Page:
When an email from Dr. Yahaya Umar at the Nigerian Defence Academy came across my desk last July indicating interest in CLEAR’s hands-on workshop on Geographic Information System (GIS) technology, I was initially a bit skeptical. Why would anyone from the other side of the world want to travel all the way to UConn to take a three-day workshop? Surely there were other GIS training opportunities in Nigeria, or at least, on the continent of Africa. Right? And sure enough, there were. But Dr. Umar insisted that CLEAR’s training was exactly what he and his colleague, Dr. Dominic Maikaje were looking for to get them started on mapping parasitic disease outbreaks in their home state of Kaduna, Nigeria. So sure enough, after travel visas were secured and international flights were booked, Dr. Umar and Dr. Maikaje found themselves 5,200 miles from home, sitting in our classroom, shivering on a cold morning in December, introducing themselves to our other course participants and explaining how GIS was the tool they thought could transform the way their nation tracks, contains and predicts outbreaks of zoonotic (diseases transmitted from animals) disease.
Dr. Maikaje, a specialist in protozoology, and Dr. Umar, who specializes in molecular parasitology, are conducting epidemiological studies about the incidence of trypanosomiasis, a parasitic disease more commonly known as ‘sleeping sickness’ that affects both animals and humans, and liver fluke, a parasite carried by snails that live in fresh water supplies frequented by cattle and other animals. They came to the class with their research data in hand, hoping to be able to map the locations of field sample stations and identify patterns in environmental factors which might explain why different species of host snails are found in some areas and not others.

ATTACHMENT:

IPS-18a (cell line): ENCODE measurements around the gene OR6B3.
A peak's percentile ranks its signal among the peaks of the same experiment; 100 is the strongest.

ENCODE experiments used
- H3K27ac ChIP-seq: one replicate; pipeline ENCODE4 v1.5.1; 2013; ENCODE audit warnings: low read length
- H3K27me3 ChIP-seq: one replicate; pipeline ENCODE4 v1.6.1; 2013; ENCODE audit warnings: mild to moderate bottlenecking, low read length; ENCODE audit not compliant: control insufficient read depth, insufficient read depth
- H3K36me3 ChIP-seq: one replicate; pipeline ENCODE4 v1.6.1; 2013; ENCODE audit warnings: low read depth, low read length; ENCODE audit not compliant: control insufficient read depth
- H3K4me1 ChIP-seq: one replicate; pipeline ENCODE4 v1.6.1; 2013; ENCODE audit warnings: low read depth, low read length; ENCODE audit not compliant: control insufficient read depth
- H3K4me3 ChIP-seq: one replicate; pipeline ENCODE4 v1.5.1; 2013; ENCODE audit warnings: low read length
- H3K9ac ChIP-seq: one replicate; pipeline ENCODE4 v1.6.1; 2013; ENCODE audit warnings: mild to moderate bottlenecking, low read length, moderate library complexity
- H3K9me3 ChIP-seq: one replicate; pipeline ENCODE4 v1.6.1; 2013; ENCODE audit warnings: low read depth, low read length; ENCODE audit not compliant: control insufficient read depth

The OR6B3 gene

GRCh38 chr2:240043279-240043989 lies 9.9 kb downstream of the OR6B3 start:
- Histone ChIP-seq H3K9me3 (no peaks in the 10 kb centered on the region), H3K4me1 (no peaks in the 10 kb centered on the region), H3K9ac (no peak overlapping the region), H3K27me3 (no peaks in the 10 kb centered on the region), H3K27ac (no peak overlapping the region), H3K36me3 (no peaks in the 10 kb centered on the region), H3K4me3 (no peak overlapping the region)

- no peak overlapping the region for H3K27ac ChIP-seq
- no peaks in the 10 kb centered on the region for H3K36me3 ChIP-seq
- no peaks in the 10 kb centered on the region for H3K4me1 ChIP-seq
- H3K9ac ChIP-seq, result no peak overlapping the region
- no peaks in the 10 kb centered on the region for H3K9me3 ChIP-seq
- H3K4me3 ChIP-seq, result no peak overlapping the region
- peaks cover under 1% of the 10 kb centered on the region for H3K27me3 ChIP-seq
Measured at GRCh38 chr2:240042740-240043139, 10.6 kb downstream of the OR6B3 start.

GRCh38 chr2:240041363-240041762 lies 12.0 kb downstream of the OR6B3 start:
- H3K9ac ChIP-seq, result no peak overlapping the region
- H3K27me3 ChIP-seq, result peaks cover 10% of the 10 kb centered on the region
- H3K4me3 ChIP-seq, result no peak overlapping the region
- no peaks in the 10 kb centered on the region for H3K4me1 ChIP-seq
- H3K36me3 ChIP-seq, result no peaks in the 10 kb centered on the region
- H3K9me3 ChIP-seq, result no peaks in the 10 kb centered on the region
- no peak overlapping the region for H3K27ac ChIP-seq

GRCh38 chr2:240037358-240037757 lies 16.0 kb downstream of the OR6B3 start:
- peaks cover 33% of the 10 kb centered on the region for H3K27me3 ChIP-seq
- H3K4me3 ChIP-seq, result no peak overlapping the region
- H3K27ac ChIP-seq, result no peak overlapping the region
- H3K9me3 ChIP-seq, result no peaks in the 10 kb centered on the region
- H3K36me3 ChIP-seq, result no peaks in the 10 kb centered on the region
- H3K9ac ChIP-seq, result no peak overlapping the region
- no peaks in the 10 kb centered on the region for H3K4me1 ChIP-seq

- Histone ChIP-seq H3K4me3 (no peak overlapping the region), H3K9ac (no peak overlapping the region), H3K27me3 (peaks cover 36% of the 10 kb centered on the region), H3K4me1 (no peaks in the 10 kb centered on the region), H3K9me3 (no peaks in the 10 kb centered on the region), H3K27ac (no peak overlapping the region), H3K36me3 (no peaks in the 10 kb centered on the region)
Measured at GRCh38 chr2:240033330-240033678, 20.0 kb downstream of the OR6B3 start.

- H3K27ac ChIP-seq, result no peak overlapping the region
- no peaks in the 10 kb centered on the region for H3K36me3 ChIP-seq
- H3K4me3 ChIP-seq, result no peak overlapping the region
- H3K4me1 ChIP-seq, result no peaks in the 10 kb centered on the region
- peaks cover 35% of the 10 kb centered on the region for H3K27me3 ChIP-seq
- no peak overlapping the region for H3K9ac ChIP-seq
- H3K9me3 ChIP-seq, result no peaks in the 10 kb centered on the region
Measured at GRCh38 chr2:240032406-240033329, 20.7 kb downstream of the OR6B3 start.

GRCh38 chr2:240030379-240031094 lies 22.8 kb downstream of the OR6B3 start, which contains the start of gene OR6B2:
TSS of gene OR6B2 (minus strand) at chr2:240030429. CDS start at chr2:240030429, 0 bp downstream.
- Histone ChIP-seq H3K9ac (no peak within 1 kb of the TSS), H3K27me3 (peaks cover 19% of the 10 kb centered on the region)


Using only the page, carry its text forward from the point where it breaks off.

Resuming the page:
“Our goal is to gain a true picture of where the disease exists now and where it is likely to be found tomorrow. GIS can help us devise a method of containment that we hope will eventually lead to eradication of some of these diseases,” said Dr. Maikaje.
CLEAR’s Introduction to GIS training is a three day intensive, hands on training. By the end of the third day, participants are able to create their own customized maps and work with geographic data and tables to begin analyzing spatial patterns within and among the features being mapped. The map below shows the geographic distribution of six freshwater dams in Kaduna where Dr. Umar and Dr. Maikaje are conducting their research.
“CLEAR’s training was exactly what we were looking for,” said Dr. Umar. “It provided us with a fundamental understanding of what the technology can do and how we can apply it to our research. We are excited to return to Nigeria and use our new skills and continue our new collaboration with CLEAR.”
In addition to spending three days learning GIS, Dr.’s Umar and Maikaje extended their trip by a few extra days in order to work with CLEAR’s geospatial trainers, tour the UConn campus and of course, do a little sightseeing. “It was my first trip to the States, I just had to go see New York City. And wao, was it spectacular!” said Dr. Umar.
I’ll tell you what else is spectacular, Dr. Umar – your and Dr. Maikaje’s enthusiasm, determination and dedication to helping make Nigeria a safer place to live. It was a pleasure to meet you both. Everyone here at UConn is eager to see what is in store for you. There is little doubt in my mind that GIS technology can make a real difference in your country and there isn’t anyone better to head up the effort than you two. And “wao!” that sure is spectacular.